The first dance – it takes two to tango

Like any new relationship, especially when there’s been a previous ‘partner’, you need to establish trust. The first opportunity to do this is through early discussion with a new minister.

Wayne Eagleson, chief of staff to former New Zealand PM John Key, advised the South Australian public service in 2018 on how to help new ministers ‘feel in charge’. He advised chief executives to “work with ministers to ensure clarity and alignment moving forward” and to “Put yourself in their shoes — understand the politics even though it is their job to manage the politics.”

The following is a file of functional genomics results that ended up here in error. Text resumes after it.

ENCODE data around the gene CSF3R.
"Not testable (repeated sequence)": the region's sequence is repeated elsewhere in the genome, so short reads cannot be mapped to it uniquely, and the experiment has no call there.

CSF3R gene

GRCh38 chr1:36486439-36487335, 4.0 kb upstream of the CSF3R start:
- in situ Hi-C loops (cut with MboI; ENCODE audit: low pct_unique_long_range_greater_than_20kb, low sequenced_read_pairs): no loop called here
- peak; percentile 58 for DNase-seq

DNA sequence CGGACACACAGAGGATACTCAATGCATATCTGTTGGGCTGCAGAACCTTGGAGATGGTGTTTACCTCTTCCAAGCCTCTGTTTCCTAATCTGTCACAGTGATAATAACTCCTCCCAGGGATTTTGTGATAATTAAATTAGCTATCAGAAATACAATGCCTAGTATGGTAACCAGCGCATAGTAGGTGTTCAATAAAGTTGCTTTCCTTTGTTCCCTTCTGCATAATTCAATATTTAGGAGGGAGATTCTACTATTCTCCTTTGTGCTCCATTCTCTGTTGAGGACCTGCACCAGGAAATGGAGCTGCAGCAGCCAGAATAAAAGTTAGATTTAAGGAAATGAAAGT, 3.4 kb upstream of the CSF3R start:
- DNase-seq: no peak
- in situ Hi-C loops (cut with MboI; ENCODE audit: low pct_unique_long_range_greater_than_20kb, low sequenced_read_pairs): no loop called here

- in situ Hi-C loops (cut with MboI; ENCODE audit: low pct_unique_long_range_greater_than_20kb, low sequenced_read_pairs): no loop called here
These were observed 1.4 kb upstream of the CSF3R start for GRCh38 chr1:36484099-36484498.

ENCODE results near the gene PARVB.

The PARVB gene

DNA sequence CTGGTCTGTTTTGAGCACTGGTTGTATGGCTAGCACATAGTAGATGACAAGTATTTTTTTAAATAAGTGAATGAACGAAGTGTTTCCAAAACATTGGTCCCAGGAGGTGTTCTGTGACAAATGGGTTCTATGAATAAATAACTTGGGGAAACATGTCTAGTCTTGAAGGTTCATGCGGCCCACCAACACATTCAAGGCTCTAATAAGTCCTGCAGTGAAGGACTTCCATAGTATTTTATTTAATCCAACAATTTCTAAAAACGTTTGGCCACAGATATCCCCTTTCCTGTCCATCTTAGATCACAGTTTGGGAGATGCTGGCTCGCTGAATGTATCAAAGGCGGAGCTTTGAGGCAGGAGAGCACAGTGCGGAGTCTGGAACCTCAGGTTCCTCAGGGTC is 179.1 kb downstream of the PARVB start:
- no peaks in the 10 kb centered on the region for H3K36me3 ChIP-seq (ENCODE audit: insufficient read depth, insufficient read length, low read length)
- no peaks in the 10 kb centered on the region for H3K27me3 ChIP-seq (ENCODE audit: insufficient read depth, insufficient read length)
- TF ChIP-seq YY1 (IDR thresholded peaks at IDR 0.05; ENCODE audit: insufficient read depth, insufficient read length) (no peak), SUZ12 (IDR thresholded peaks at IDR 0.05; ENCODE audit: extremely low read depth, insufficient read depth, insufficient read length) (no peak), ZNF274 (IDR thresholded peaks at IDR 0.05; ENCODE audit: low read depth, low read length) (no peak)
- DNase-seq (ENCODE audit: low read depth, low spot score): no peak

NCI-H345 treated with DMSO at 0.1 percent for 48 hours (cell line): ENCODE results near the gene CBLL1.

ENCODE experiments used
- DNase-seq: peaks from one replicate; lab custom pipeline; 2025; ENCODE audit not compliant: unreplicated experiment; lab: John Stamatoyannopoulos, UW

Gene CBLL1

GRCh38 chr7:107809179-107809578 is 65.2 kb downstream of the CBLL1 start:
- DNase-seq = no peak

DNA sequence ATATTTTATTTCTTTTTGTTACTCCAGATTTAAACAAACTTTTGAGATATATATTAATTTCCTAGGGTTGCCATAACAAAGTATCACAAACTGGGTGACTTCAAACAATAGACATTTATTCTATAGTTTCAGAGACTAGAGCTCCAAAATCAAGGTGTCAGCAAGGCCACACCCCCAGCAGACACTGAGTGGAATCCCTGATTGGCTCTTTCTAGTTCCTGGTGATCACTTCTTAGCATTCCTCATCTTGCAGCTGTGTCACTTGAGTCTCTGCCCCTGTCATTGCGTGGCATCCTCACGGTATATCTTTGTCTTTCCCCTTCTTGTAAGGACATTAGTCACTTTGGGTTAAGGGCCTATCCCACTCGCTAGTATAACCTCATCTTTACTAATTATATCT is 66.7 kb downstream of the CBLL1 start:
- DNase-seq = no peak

There are conventions around this first dance process. A ‘brief to the incoming minister’ can show that the public service understands what the new government wants to achieve. Many departments prepare more than one brief – a blue and a red – to account for different party manifestos. But the bulk of the briefing will be purple and common to whichever party wins. It should also be free and frank. It should tell ministers what they need to hear not what departments think they want to hear. Cabinet offices set the ground rules. In NZ, cabinet office guidance states: “each departmental chief executive must ensure that, as soon as possible, the Minister receives a briefing covering organisational issues, major policy issues, and issues needing immediate attention.” In the 2020 NZ election some 150 documents were presented to incoming ministers (all publicly released).